very comprehensive look at vinyl and the future in one man's eyes. i can respect his views
Vinyl Poised to Make Further Gains; Time To Ask, “What Does it All Mean”?
by Peter Kirn
At first, it seemed like it might be just a blip: amidst generally declining sales of physical music, down sharply from their 1990s boom, vinyl sales were trending up. The reversal started with a slight uptick in 2007 – already noticeable as the CD had begun its collapse. That slight uptick has turned into a small boom. From a tiny 300,000 units in US sales in 1993, the vinyl record is projected to do some 3.6 million units in sales.
Let’s put some of this in perspective. Even with explosive growth, vinyl remains at the margins, representing 1.6% of physical sales in the US. In fact, part of the fetish around vinyl is evidenced by the fact that people would make this headline news – fans of the vinyl record are understandably eager to hear their format of choice is doing well. As a point of comparison, in the last 30 days, just one independent band website, Bandcamp, has done US$640,513 in profit for its members. That’s profit, not revenue, and it’s often going directly to artists.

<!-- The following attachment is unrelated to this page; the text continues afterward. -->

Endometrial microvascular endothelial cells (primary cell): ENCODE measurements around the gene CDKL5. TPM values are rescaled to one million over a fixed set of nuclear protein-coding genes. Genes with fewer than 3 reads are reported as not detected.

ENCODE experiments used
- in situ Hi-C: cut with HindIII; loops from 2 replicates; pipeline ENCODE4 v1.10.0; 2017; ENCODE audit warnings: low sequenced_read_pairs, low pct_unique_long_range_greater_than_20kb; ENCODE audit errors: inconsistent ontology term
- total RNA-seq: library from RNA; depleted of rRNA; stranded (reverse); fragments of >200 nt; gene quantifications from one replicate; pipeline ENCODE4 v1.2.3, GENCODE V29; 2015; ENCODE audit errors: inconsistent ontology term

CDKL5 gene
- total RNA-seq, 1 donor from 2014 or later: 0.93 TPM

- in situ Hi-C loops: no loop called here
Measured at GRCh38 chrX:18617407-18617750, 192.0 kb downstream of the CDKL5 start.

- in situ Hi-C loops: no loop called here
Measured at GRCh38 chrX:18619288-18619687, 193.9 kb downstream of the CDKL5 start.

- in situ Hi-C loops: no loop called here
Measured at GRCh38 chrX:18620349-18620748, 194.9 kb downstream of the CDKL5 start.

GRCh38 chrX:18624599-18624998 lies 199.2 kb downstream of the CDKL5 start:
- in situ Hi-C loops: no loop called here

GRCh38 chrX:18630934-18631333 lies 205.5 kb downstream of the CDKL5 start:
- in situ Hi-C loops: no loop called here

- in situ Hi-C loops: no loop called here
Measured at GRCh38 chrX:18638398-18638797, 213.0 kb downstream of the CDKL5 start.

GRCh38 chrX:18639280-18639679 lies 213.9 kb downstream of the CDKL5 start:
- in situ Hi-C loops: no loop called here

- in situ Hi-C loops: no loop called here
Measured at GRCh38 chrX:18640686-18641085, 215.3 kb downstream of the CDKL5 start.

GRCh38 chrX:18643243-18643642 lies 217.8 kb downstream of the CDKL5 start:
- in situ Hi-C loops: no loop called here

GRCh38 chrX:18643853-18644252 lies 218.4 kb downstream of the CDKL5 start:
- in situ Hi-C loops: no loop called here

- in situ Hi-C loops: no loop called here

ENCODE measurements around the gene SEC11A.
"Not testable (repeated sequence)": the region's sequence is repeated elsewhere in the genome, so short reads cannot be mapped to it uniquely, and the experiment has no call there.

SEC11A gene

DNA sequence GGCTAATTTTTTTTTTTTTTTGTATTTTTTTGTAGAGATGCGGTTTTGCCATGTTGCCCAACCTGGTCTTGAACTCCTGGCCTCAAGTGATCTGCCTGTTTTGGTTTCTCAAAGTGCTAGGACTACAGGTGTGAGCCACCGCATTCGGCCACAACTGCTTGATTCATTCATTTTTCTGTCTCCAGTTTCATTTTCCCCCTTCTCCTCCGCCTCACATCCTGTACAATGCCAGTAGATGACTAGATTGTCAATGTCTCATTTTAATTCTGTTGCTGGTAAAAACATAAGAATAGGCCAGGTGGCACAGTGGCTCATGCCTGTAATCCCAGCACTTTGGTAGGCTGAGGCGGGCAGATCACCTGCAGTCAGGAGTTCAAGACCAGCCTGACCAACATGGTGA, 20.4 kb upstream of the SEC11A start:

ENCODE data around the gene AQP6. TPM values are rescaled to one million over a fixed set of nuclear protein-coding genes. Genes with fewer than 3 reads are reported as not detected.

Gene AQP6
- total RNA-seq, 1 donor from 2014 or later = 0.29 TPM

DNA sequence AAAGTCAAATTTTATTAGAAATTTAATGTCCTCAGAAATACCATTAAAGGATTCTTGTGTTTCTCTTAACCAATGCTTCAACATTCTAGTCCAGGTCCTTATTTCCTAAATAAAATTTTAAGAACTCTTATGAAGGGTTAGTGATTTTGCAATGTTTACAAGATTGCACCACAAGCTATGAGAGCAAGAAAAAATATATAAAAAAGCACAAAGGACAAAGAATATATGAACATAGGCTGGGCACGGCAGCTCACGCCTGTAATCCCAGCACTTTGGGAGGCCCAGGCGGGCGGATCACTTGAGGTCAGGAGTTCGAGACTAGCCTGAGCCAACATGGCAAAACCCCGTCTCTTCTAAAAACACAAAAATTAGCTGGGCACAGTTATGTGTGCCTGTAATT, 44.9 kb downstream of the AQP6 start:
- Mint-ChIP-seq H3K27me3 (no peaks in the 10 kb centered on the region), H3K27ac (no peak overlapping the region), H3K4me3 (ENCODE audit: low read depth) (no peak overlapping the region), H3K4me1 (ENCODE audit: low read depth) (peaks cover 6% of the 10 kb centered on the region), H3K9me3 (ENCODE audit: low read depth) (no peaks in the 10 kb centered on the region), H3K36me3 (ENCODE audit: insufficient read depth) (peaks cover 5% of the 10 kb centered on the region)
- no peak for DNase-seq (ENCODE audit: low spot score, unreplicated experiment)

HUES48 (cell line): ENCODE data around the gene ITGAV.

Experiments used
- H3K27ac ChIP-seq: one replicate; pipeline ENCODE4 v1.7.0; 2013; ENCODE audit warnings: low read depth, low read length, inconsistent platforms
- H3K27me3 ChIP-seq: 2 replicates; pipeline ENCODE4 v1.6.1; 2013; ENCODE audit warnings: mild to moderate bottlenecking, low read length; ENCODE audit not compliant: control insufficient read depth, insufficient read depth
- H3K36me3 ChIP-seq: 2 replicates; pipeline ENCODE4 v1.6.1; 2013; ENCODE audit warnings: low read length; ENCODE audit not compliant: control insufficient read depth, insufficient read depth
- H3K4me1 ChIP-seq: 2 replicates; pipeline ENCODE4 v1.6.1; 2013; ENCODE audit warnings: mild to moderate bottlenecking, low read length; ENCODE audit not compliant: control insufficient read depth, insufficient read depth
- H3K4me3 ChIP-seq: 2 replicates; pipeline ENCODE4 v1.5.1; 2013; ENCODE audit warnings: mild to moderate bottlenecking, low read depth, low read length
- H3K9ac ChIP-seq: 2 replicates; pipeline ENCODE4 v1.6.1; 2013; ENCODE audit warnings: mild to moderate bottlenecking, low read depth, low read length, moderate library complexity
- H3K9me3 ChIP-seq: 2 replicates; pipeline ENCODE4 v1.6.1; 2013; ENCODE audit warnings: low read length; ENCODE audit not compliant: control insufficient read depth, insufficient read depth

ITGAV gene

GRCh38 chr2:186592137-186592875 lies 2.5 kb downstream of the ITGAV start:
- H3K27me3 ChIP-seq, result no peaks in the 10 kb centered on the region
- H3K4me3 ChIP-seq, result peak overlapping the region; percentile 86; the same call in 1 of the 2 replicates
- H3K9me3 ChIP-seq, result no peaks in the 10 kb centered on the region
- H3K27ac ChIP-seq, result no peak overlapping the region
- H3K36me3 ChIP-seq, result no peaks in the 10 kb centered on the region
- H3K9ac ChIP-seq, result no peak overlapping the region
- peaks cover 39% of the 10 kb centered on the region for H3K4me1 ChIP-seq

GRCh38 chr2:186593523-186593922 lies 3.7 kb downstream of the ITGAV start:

You can also, via Digital Music News, compare to vinyl’s years as the dominant format, which makes this all look very niche:
That graph doesn’t show per-unit cost, and anecdotally, artists seem closer to the record release process than they once were.
The Vinyl Comeback, In Historical Perspective